MPD Lieutenant: Derek Chauvin's use of force against George Floyd 'totally unnecessary'
MINNEAPOLIS (FOX 9) - Court adjourned early on Friday in the trial of Derek Chauvin, the former Minneapolis police officer charged in the death of George Floyd. Hennepin County Judge Peter Cahill said the trial is ahead of schedule.
The trial is being broadcast live, gavel to gavel, on FOX 9 and streaming live at fox9.com/live.
Only two witnesses testified on Friday, both members of the Minneapolis Police Department: Lt. Richard Zimmerman, head of the Homicide Unit and the most senior person among the officers, and Sgt. Jon Edwards.
Lieutenant: Length of time Chauvin's knee was on Floyd's neck 'uncalled for'
The state called Lt. Richard Zimmerman of the Minneapolis Police Department Homicide Unit to the stand Friday. Zimmerman has been with the MPD since 1985 and has the most seniority on the force. He was among 14 members of the MPD who penned an open letter in June condemning Chauvin’s actions.
Zimmerman arrived on the scene after Floyd’s deadly arrest and helped secure the scene. He also reviewed the body camera video of the incident afterwards.
On Friday, Prosecutor Matthew Frank asked Zimmerman if he had ever been trained to "kneel on the neck of someone who’s been handcuffed behind their back in a prone position." Zimmerman said no.
He testified that kneeling on someone’s neck would be considered deadly force because "if your knee is on a person’s neck, that can kill them."
Zimmerman went on to say that once someone is handcuffed, their threat level goes "down all the way" and their safety and wellbeing becomes the officer’s responsibility.
Zimmerman called Chauvin’s use of deadly force against Floyd "totally unnecessary."
"Pulling him down on the ground, face down, and putting your knee on a neck for that amount of time, it’s just uncalled for," he told the jury. "I saw no reason why the officers felt they were in danger, if that’s what they felt. And, that’s that they would have to feel to be able to use that kind of force."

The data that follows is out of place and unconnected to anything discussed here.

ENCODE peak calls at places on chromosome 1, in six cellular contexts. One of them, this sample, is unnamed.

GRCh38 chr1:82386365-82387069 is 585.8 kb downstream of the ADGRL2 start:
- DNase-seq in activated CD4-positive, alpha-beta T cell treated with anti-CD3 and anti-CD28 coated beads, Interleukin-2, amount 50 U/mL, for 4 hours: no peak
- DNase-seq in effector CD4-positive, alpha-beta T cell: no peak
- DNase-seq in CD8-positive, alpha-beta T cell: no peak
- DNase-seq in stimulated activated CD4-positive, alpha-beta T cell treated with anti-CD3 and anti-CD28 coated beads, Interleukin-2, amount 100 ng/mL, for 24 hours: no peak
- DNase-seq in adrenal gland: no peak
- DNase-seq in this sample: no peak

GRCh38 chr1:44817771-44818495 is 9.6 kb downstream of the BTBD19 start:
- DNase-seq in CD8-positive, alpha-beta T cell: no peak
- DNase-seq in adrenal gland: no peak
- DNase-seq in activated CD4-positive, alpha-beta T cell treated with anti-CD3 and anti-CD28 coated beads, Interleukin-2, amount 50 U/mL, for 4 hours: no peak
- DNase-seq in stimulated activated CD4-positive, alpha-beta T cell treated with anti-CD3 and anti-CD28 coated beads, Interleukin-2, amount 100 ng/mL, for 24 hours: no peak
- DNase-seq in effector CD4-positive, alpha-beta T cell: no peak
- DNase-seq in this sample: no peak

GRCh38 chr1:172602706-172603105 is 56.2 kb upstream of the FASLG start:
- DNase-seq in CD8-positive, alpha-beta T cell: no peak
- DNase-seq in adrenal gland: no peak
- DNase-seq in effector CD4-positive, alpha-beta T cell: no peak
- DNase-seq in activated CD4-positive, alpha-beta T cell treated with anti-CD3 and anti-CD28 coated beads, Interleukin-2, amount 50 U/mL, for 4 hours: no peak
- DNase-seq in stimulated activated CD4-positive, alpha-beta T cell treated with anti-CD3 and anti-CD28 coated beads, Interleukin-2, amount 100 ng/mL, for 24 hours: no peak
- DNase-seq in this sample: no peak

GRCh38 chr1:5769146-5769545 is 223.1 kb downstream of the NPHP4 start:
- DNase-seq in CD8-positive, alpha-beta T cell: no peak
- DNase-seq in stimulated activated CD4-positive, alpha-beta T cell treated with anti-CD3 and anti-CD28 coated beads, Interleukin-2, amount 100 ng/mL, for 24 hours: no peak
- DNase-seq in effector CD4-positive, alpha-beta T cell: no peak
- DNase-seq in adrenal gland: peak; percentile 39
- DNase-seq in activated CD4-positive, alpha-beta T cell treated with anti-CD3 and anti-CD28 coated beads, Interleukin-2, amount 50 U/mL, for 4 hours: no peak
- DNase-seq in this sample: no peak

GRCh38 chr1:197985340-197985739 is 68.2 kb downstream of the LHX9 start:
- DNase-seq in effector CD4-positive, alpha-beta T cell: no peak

Zimmerman said the restraint of Floyd should have stopped once he was on the ground and stopped resisting.
Derek Chauvin charges
Chauvin is charged with third-degree murder, second-degree murder and second-degree manslaughter in Floyd’s death last May.
Judge Cahill reinstated the third-degree murder charge against Chauvin during the first week of the trial.
Chauvin trial streaming and TV information
The Chauvin trial will be live streamed, gavel to gavel, at fox9.com/live and the FOX 9 News App. You can also find the FOX 9 stream on Tubi through connected TVs. When the trial itself begins March 29, FOX 9 will broadcast it live on FOX 9 for the duration, including a quick recap of the day when court adjourns, followed by the FOX 9 News at 5.
Who is in the courtroom?
- Trial Judge Peter Cahill
- 1 judge's clerk
- 1 court reporter
- Derek Chauvin, the defendant
- The jury. The empaneled jury will consist of 12 jurors and 2 alternates.
- Up to 4 lawyers or staff for the prosecution, led by Assistant Attorney General Matthew Frank.
- Defense attorney Eric Nelson and up to 2 staff from his law firm
- 1 witness at a time in the courtroom
- 1 George Floyd family member
- 1 Derek Chauvin family member
- 2 members of pooled media - 1 print and 1 broadcast or digital media
- 1 broadcast technician
The Derek Chauvin trial is being held in Courtroom 1856 of the Hennepin County Government Center in Minneapolis. Court will begin at 9 a.m. and will adjourn at 4:30 p.m. most days.
Opening statements in the trial are scheduled to begin on March 29. A verdict is not expected until mid to late April.
QUICK READ: Derek Chauvin trial essential info and FAQs
Who are the selected jurors?